Would a black hole passing next to a star create a deadly focal point due to gravitational lensing?

Black holes bend all kinds of radiation thanks to their giant gravity. Now imagine that a black hole passes close to some star (we know of cases when black hole devours a star). Star emits massive amounts of radiation in all directions, so naturally the radiation just outside the event horizon will be bent by the black hole. Many rays will be focused into a single point.

Wouldn't that create a "certain death zone" on the opposite side? Could this be a real threat for celectial bodies from far-away black holes (for example for earth)? If this effect in fact happens, would different radiation types be focused farther away - for example UV, visible, X-Ray etc. in it's own zones (EDIT: meaning basically - do black holes work similar to prisms by lensing different types of wavelengths differently)?

In the draft above the yellow circle is a star, black dot is black hole, gray circle is event horizon and red circle is the "death area where rays are focused by the black hole

• Remember that a stellar black hole is very tiny, so the portion of a nearby stars light that it could focus would also be tiny; too small to have any "destructive" effect. Nov 12 '20 at 21:22
• The black hole bends the light near it more than the light further from it. This is the exact opposite of the lensing behaviour you want to focus the light down to a point. In addition, the star is not a point-source, which further smudges everything. There will be some, slight, concentration of light. Not much Jun 12 at 16:40

tl;dr: seen at a distance, the lensed object will appear as an annulus or "ring" around the lensing object, and while that will be brighter than if there were only empty space, sadly it won't be death-ray bright!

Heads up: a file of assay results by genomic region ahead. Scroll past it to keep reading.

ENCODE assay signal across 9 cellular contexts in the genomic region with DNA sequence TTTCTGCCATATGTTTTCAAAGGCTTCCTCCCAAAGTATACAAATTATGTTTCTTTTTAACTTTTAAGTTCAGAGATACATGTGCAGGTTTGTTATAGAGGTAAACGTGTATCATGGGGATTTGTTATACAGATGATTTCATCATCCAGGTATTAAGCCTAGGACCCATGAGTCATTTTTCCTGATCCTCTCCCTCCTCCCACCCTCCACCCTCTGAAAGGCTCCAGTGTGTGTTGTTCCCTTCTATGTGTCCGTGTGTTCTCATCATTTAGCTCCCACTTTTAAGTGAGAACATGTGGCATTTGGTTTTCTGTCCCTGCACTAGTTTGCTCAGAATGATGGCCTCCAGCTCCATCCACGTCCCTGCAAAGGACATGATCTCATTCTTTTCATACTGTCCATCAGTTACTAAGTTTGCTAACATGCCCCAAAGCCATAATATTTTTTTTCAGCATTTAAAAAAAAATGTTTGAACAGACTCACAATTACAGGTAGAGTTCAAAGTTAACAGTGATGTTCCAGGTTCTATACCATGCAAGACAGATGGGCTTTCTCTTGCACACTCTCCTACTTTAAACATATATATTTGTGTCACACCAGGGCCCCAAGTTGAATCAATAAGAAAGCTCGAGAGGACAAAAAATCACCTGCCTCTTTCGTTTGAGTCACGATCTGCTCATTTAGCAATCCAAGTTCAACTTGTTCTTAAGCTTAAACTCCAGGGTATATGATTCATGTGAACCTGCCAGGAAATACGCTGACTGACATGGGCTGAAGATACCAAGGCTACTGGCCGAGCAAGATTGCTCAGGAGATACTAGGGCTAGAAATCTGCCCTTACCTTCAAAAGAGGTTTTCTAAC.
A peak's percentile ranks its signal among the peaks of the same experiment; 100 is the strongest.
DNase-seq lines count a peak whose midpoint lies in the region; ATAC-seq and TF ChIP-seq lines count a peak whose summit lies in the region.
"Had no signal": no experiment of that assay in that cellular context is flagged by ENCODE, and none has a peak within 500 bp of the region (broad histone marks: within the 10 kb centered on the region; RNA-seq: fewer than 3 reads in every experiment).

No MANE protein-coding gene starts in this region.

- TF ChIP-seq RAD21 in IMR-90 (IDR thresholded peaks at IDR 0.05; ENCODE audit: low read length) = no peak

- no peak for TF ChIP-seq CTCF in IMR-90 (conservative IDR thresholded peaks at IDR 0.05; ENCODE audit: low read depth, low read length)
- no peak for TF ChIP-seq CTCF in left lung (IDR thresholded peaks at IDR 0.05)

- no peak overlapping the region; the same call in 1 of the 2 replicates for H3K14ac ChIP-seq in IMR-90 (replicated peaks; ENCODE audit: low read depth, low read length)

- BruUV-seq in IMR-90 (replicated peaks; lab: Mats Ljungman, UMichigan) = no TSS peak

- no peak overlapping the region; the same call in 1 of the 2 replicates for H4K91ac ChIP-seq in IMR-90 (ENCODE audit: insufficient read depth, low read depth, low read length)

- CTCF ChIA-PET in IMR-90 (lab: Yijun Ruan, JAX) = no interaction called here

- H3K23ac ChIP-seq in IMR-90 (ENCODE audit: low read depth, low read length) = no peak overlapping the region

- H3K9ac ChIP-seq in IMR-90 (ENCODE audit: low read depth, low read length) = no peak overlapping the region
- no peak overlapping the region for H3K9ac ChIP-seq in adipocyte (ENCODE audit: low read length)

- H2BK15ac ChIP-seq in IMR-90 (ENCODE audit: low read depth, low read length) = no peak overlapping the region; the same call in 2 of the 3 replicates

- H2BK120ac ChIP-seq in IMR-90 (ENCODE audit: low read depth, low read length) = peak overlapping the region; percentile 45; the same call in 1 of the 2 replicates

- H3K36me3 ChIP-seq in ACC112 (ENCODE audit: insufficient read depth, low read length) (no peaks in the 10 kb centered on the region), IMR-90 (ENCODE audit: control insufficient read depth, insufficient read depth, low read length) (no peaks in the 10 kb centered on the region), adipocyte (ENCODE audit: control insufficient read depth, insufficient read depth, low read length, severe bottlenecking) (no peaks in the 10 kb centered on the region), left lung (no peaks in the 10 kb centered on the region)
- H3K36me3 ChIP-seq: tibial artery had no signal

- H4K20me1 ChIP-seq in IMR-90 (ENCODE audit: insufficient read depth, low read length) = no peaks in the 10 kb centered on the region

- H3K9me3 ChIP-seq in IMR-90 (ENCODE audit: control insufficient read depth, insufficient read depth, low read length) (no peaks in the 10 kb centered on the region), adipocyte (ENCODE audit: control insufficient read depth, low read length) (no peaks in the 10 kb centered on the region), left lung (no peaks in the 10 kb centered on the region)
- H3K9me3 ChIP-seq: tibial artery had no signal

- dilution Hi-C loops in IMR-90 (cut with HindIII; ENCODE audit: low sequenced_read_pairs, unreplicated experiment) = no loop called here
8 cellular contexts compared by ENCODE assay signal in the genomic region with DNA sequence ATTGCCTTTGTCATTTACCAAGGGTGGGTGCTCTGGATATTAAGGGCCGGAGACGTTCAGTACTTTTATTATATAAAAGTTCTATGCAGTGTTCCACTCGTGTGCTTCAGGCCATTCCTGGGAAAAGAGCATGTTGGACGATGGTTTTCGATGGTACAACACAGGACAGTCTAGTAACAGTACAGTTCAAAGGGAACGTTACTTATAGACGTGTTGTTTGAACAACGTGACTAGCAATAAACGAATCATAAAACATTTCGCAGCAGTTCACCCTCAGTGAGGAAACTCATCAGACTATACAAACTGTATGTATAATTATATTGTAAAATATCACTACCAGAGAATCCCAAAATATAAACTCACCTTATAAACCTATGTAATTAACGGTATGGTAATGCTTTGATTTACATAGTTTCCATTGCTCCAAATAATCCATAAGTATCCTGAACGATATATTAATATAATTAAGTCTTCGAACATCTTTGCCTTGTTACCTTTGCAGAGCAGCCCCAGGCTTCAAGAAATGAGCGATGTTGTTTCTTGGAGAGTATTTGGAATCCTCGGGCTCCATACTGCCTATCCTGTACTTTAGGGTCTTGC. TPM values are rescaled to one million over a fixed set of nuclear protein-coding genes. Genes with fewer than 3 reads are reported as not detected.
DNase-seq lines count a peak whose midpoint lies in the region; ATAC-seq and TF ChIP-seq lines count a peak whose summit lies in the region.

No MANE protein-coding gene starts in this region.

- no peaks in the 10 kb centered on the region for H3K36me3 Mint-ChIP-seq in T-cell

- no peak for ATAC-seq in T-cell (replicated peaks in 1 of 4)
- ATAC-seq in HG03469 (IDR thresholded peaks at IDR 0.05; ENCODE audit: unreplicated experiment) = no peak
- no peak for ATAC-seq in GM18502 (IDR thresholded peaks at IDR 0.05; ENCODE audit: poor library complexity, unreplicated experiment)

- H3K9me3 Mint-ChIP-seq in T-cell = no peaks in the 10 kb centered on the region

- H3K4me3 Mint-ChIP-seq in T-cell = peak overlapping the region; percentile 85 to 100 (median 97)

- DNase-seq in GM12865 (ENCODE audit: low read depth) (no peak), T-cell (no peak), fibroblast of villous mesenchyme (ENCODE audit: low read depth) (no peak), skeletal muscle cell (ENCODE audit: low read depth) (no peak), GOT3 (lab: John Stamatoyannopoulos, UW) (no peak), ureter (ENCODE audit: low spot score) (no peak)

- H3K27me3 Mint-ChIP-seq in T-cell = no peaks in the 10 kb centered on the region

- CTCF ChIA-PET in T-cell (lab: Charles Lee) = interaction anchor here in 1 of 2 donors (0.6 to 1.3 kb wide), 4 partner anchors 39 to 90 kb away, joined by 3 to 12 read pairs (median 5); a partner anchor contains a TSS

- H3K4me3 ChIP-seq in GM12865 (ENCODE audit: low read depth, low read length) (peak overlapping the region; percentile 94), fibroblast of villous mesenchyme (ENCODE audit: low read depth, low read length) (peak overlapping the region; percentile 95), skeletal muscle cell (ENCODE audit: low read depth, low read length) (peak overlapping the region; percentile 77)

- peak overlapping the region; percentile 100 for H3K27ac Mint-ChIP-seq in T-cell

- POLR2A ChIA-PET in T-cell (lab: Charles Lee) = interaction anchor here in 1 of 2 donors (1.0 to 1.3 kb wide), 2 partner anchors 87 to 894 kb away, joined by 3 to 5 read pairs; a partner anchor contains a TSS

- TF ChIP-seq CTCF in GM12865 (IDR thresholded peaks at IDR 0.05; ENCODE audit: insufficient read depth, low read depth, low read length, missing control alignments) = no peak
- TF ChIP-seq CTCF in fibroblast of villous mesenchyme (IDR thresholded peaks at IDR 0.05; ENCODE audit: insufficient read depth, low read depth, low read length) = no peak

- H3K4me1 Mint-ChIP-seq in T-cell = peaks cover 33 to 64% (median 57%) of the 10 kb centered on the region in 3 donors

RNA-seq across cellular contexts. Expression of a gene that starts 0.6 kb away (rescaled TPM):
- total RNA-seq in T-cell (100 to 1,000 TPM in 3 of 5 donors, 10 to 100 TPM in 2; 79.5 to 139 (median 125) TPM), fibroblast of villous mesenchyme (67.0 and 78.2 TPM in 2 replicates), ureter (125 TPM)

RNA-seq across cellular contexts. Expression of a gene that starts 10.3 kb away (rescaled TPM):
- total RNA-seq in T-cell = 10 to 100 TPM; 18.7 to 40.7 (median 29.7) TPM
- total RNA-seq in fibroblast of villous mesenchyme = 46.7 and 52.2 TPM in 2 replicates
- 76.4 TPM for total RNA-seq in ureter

Let's first think about what makes a familliar lens a lens. Near the center the thickness doesn't vary much, but as you move farther from the center the thickness changes faster and faster.

If we measured the slope or angle of the surface, we'd see that the angle increased roughly linearly with distance from the center.

In the thin lens approximation the angle that the lens bends the light $$\Delta \theta$$ is proportional to the distance from the center of the lens $$r$$ where the light hits it. The bending power increases linearly with distance.

$$\Delta \theta \approx \frac{r}{f}$$

where $$f$$ is the focal length of the lens.

How do concentrated points of mass bend light? Wikipedia's Gravitational lens give us

$$\Delta \theta \approx \frac{4 G M}{r c^2}$$

and that's a problem because now $$r$$ is on the bottom!

Single concentrated objects like black holes do not act like the familliar lenses we use to focus. They do have some ability to concentrate somewhat compared to empty space, but nowhere near as much as real lenses do. From a source that's a certain distance away, there will be only one angle that gets bent parallel into a "beam", angles slightly larger or smaller passing slightly farther or closer from it will be bent much less or much more, either diverging or converging from the axis afterward.

Thus seen at a distance, the lensed object will appear as an annulus or "ring" around the lensing object, and while that will be brighter than if there were only empty space, sadly it won't be death-ray bright!